We’ve talked about Sony Ericsson’s customisations of the Android OS before, and they’re still here in the Ray. The homescreens are all as customisable at the bigger handsets, supporting lots of widgets, folders, and shortcuts, and there’s still an easy left-to-right application menu system, similar to the menu screens seen on other popular smartphones.
One of our favourite features from the Neo is here too, allowing a pinch-to-zoom gesture to collect all of your widgets and then shake them onto your screen. A cute extension of this feature occurs when you shake the handset, prompting the tiny widgets to scatter and bounce around your screen.
There’s certainly a lot to like about the Xperia Ray – even the way the screen turns off is charming. Reminiscent of old CRT TVs, the screen folds itself in a thin white line that disappears when the phone has completely powered down.
Interestingly, the battery is better than many of the competing phones we review. The 1500 mAh works a treat, operating for well over a day throughout our usual test activities (calls, email, web surfing, social networking, browsing, taking photos).
Use your phone more sparingly than us, which wouldn’t be hard, and you can achieve over two days on one charge.
Much like the Sony Ericsson Xperia Neo before it, the 8.1 megapixel camera is excellent. While the image quality drops in low light, it’s useful to remember that this is a phone camera and not a true digital compact.
That said, the white balance is solid and the camera fast, generally grabbing focus in a second and firing. Face detection has been improved and the Ray’s camera can now pick up on three different levels of smiles.
As mentioned previously, the Ray is smaller than conventional smartphones, and we were surprised by home much we enjoyed it.
Its compactness, however, makes the keyboard a hit and miss affair. Turning it on for the first time, you’ll find a responsive touchscreen alphanumeric keypad, similar to what old phones had before QWERTY keyboards became de riguer.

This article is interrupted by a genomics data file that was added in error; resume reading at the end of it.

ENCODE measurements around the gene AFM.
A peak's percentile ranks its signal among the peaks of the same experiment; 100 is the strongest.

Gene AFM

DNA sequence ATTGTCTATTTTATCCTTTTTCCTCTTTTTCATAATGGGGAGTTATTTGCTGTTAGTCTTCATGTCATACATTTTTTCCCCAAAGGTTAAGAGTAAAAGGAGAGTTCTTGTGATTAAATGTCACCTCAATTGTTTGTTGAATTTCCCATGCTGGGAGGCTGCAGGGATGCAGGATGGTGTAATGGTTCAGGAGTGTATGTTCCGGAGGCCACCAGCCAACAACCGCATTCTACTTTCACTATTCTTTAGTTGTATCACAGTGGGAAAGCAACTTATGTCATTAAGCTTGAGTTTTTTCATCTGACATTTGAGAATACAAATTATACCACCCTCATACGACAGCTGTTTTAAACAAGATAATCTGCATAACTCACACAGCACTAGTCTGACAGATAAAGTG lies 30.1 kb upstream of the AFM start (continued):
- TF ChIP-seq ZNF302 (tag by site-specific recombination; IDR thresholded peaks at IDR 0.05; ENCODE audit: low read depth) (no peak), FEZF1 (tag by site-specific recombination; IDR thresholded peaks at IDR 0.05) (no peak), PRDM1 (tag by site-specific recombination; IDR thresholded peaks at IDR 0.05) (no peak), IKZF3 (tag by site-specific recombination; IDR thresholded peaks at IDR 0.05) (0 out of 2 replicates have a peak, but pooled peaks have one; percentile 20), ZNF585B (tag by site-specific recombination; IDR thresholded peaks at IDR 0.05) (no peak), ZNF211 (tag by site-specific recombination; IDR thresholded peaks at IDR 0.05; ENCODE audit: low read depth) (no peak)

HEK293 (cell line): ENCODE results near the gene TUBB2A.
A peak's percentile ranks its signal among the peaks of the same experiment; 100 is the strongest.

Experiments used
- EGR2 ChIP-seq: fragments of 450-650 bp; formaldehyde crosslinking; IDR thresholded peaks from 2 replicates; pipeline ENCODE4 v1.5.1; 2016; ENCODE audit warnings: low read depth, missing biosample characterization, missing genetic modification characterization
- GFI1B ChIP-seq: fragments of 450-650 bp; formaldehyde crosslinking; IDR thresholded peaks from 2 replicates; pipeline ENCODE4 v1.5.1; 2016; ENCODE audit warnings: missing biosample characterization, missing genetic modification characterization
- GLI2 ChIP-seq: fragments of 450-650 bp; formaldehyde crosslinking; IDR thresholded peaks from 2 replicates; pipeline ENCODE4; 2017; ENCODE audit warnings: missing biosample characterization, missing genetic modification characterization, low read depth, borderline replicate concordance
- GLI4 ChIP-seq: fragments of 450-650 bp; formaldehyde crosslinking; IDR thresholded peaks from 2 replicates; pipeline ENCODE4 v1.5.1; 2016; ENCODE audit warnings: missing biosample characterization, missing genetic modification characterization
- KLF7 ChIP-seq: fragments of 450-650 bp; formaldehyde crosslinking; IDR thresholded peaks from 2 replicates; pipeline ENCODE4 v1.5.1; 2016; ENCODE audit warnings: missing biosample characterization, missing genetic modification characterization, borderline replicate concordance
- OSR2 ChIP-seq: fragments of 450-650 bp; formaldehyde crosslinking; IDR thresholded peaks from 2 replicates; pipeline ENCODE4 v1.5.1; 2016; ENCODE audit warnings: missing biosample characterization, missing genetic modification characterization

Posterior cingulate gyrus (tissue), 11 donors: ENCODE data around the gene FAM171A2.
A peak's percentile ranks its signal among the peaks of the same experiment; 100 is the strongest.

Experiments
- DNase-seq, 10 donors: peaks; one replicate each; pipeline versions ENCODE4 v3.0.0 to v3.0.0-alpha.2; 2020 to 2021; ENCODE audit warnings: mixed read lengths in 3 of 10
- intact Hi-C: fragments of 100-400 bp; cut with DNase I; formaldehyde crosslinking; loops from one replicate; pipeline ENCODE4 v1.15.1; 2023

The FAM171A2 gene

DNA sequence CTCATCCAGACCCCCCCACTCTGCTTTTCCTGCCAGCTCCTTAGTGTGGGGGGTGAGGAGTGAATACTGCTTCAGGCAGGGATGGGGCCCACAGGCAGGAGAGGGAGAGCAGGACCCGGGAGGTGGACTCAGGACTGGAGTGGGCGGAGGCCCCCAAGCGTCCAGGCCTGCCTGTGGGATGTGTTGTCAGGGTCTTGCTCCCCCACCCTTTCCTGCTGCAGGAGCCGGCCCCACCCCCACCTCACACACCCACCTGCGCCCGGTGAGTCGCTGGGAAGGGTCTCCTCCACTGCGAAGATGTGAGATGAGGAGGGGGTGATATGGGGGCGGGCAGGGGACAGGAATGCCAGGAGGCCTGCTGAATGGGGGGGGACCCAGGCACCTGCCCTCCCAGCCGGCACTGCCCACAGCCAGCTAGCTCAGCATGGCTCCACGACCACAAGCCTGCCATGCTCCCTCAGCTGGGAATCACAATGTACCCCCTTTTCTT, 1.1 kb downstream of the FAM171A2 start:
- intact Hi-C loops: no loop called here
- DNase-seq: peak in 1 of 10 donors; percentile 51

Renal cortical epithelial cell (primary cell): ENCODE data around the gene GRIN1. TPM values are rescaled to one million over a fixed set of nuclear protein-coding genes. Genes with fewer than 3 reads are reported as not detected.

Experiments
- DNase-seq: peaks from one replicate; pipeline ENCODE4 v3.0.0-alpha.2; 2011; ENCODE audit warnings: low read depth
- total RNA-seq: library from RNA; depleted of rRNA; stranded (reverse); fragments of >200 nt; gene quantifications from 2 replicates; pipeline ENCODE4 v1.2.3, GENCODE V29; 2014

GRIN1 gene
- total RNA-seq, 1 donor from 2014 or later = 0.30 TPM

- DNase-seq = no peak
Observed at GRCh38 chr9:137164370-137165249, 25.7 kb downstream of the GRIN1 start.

You can switch this easily to an virtual onscreen QWERTY keyboard, but the keys are very small. In fact, users with anything but small or dainty fingers may struggle to get their messages across without mistakes. Despite this, the keyboard performance is very good, with the spell check system quick to offer word suggestions as you type.
Sony Ericsson has also done an excellent job with integrating social networking across its platform, but its email application leaves a lot to be desired. The smaller screen doesn’t afford much display area in either portrait or landscape mode, and there’s actually no way to search your inbox. We’re used to seeing a search button on Android phones, but the Ray not only lacks one, it also eschews a search button inside the mail app.
Video is a little lacking too, with only 720p HD recording on offer, instead of the 1080p Full HD we’ve come to expect in many mid-to-high end Android smartphones.
You also may experience a few speed slow downs from time to time. It wasn’t an every-time occurrence, but it would sometimes take more than a couple of finger presses to get the screen to respond.
The Ray’s tiny form factor really is a unique point of difference among a crowded smartphone market. Smaller and lighter than the competition – and nicely styled to boot – the Ray is better in the pocket and the purse, and that will appeal to many. What’s more, the miniaturist handset doesn’t sacrifice much in the way of function either.